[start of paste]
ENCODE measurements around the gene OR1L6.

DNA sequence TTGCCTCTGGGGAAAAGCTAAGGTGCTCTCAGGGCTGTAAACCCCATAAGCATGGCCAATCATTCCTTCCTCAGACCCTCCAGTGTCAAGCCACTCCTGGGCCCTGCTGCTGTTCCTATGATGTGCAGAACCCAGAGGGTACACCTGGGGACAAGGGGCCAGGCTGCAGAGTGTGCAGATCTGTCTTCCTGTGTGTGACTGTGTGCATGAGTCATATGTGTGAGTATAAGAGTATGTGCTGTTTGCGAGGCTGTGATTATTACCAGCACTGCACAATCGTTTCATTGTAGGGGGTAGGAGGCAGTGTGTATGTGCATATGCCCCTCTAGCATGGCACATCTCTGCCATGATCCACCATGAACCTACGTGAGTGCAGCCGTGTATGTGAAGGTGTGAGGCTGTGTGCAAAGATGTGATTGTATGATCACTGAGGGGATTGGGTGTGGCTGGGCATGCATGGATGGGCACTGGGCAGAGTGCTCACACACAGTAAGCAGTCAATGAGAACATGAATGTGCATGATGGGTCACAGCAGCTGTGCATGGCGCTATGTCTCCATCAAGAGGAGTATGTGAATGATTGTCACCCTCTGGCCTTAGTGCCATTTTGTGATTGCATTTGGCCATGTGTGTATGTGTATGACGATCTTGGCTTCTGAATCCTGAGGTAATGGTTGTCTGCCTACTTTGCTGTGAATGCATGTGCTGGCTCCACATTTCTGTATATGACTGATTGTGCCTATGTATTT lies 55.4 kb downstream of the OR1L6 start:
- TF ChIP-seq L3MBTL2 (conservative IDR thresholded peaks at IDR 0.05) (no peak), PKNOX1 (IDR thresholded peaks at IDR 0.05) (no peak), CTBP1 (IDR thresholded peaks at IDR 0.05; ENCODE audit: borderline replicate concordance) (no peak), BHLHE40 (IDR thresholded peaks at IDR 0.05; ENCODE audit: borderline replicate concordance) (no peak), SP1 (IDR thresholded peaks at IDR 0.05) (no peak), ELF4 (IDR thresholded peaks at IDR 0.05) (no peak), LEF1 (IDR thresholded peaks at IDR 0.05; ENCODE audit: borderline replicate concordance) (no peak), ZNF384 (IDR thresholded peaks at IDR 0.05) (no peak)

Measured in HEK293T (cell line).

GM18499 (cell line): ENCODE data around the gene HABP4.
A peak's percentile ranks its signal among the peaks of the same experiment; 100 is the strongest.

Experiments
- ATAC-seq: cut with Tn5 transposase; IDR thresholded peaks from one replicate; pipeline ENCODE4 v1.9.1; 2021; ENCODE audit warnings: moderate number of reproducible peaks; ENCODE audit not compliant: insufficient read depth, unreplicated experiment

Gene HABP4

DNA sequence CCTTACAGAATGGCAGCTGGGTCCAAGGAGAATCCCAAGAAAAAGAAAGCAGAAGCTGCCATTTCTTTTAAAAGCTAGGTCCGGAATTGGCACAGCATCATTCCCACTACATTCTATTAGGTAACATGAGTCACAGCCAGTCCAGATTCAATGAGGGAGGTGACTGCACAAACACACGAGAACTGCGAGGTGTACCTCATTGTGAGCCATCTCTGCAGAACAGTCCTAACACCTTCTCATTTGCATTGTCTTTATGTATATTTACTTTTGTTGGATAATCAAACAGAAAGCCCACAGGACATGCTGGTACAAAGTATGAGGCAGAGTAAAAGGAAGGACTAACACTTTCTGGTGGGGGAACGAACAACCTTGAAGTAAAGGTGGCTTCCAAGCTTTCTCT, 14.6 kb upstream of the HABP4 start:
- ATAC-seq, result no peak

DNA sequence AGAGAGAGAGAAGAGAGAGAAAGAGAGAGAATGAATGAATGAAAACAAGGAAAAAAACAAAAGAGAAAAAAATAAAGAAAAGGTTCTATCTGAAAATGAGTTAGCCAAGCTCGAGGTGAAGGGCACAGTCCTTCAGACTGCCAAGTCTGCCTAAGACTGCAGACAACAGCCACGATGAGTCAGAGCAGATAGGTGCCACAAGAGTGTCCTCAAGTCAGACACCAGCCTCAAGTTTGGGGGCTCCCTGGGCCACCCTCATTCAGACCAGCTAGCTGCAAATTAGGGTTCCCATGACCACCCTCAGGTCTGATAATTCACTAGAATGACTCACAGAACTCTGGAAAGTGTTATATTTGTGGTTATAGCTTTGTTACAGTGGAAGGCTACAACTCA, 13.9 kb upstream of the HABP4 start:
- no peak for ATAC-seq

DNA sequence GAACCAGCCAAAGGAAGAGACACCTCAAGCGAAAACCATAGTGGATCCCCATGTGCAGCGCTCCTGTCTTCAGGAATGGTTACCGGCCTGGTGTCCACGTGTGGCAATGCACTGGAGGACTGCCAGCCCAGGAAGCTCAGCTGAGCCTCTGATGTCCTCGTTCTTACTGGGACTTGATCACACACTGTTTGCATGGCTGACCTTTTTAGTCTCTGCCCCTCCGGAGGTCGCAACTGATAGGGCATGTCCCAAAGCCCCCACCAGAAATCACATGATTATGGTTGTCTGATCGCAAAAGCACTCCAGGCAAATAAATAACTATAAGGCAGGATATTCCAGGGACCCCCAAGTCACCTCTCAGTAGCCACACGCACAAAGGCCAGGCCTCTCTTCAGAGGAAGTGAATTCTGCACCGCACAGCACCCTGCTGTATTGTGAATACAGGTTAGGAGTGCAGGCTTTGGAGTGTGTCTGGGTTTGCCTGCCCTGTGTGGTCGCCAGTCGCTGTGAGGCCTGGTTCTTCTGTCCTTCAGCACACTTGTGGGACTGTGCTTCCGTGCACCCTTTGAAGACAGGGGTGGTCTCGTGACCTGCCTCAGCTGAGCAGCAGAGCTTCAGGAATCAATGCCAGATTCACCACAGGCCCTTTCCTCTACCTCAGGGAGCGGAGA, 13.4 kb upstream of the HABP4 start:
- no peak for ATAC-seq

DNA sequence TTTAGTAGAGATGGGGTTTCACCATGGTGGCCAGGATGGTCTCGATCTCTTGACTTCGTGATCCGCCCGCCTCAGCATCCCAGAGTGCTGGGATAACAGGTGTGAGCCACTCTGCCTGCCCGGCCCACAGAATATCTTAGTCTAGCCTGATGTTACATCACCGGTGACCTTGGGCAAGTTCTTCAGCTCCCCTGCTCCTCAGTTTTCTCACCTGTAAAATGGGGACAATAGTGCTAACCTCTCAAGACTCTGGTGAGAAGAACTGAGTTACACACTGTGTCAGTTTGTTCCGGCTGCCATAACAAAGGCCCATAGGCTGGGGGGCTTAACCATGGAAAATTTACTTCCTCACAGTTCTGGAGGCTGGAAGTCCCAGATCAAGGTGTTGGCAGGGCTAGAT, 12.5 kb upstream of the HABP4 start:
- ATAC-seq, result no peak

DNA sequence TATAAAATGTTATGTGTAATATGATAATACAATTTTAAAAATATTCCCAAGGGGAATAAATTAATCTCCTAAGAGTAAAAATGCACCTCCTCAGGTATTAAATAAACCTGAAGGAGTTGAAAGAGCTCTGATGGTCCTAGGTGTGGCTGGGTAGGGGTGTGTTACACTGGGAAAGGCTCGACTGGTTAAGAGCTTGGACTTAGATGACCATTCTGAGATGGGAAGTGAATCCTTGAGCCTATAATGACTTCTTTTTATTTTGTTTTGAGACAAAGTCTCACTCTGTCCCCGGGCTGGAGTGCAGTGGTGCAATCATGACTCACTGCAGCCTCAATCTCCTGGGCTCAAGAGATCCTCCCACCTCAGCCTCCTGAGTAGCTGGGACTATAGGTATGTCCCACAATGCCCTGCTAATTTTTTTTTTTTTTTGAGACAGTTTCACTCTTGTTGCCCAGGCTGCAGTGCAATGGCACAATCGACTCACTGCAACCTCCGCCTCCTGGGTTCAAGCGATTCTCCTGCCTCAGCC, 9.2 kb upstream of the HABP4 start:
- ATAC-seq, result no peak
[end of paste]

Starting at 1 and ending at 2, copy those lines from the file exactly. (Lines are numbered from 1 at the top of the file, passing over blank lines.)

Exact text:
ENCODE measurements around the gene OR1L6.

DNA sequence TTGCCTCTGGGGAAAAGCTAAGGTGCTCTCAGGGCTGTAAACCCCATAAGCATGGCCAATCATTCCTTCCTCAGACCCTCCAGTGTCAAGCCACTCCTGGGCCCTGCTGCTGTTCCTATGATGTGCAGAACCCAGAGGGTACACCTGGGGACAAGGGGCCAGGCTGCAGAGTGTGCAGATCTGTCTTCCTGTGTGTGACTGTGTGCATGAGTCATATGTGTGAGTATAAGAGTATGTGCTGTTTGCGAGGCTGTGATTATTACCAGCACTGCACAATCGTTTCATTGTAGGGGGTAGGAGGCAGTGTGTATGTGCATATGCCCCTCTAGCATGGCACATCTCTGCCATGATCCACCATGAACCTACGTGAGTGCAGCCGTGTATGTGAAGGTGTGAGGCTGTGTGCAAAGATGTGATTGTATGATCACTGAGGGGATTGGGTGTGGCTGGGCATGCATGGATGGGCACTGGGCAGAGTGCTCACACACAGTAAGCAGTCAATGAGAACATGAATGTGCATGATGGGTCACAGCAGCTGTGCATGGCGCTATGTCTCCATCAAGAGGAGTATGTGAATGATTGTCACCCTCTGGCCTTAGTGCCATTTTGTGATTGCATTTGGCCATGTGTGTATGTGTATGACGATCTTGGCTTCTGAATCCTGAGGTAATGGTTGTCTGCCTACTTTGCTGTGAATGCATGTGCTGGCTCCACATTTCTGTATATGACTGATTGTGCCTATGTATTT lies 55.4 kb downstream of the OR1L6 start: